Non-destructive techniques are beneficial since it is preferred to maintain the sample for presenting as physical evidence. EDXRF is one of the few analytical methods with the sensitivity and elemental range to conduct many of these studies without requiring the material to be dissolved or otherwise tampered with.

The variants of EDXRF machines from SPECTRO Analytical Instruments and EDAX are intended to handle a broad range of sample types and can conduct the bulk of elemental analyses used in forensic investigations. SPECTRO Analytical Instruments' ICP-OES and ICP-MS spectrometers provide the very latest state-of-the-art methods when greater sensitivity is needed.

Laser Ablation

Laser ablation or photoablation is the process of removing material from a solid (or occasionally liquid) surface by bombarding it with a laser beam. The ingested laser energy heats the material, which dissolves or vaporizes at low laser flux. Using a high-intensity laser, the substance is often converted to plasma.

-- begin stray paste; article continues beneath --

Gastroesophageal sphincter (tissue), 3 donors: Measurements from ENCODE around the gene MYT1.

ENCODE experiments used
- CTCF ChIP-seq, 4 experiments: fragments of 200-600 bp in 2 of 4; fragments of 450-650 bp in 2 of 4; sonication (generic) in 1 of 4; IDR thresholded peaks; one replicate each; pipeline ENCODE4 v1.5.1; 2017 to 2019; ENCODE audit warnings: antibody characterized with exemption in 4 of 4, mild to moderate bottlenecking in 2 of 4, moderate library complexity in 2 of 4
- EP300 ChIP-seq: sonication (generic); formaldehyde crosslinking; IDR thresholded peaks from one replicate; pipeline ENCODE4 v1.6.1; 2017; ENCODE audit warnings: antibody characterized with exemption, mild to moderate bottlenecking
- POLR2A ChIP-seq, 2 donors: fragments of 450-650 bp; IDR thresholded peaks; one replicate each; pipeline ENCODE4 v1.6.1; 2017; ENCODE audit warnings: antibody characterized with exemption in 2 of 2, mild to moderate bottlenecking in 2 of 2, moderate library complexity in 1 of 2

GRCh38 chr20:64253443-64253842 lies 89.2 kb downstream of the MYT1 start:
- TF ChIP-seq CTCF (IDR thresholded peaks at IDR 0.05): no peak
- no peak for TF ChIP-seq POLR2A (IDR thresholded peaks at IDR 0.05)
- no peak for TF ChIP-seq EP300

Which Lasers are Used for Ablation?

Laser ablation normally refers to peeling with a pulsed laser, however, it is viable to ablate material with a high-frequency laser beam provided the laser output is high enough. While reasonably long laser pulses can burn and destroy the treated material, ultrashort laser pulses cause only slight destruction during computation due to the ultrashort light-matter interaction, making them suitable for micromaterial processing as well.

Industrial Uses of Laser Ablation